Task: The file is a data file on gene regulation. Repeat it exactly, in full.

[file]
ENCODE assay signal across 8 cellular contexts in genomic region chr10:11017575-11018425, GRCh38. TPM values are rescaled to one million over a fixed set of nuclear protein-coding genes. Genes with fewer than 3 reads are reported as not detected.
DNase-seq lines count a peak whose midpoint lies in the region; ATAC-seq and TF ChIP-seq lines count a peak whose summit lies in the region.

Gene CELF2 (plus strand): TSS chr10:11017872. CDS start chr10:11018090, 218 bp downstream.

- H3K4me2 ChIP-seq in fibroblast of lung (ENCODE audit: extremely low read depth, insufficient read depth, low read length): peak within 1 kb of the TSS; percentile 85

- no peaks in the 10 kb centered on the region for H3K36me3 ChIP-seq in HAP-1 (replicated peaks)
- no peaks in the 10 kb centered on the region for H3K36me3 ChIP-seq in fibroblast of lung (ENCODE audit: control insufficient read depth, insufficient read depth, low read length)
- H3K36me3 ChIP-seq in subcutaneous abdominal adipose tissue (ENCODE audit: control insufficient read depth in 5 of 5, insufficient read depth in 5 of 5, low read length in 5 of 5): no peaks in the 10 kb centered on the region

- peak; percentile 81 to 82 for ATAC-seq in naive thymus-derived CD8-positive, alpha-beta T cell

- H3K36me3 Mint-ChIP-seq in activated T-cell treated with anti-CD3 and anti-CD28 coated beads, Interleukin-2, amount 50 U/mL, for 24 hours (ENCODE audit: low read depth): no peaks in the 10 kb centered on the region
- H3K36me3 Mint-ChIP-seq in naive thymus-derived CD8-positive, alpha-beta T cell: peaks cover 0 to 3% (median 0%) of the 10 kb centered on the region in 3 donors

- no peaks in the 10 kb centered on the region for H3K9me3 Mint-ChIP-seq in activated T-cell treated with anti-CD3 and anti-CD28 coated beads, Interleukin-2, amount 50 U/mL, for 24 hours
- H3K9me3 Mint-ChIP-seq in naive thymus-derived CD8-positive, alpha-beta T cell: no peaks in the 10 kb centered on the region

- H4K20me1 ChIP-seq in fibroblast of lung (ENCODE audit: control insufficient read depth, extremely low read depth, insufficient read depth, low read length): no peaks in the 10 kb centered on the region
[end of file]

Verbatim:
ENCODE assay signal across 8 cellular contexts in genomic region chr10:11017575-11018425, GRCh38. TPM values are rescaled to one million over a fixed set of nuclear protein-coding genes. Genes with fewer than 3 reads are reported as not detected.
DNase-seq lines count a peak whose midpoint lies in the region; ATAC-seq and TF ChIP-seq lines count a peak whose summit lies in the region.

Gene CELF2 (plus strand): TSS chr10:11017872. CDS start chr10:11018090, 218 bp downstream.

- H3K4me2 ChIP-seq in fibroblast of lung (ENCODE audit: extremely low read depth, insufficient read depth, low read length): peak within 1 kb of the TSS; percentile 85

- no peaks in the 10 kb centered on the region for H3K36me3 ChIP-seq in HAP-1 (replicated peaks)
- no peaks in the 10 kb centered on the region for H3K36me3 ChIP-seq in fibroblast of lung (ENCODE audit: control insufficient read depth, insufficient read depth, low read length)
- H3K36me3 ChIP-seq in subcutaneous abdominal adipose tissue (ENCODE audit: control insufficient read depth in 5 of 5, insufficient read depth in 5 of 5, low read length in 5 of 5): no peaks in the 10 kb centered on the region

- peak; percentile 81 to 82 for ATAC-seq in naive thymus-derived CD8-positive, alpha-beta T cell

- H3K36me3 Mint-ChIP-seq in activated T-cell treated with anti-CD3 and anti-CD28 coated beads, Interleukin-2, amount 50 U/mL, for 24 hours (ENCODE audit: low read depth): no peaks in the 10 kb centered on the region
- H3K36me3 Mint-ChIP-seq in naive thymus-derived CD8-positive, alpha-beta T cell: peaks cover 0 to 3% (median 0%) of the 10 kb centered on the region in 3 donors

- no peaks in the 10 kb centered on the region for H3K9me3 Mint-ChIP-seq in activated T-cell treated with anti-CD3 and anti-CD28 coated beads, Interleukin-2, amount 50 U/mL, for 24 hours
- H3K9me3 Mint-ChIP-seq in naive thymus-derived CD8-positive, alpha-beta T cell: no peaks in the 10 kb centered on the region

- H4K20me1 ChIP-seq in fibroblast of lung (ENCODE audit: control insufficient read depth, extremely low read depth, insufficient read depth, low read length): no peaks in the 10 kb centered on the region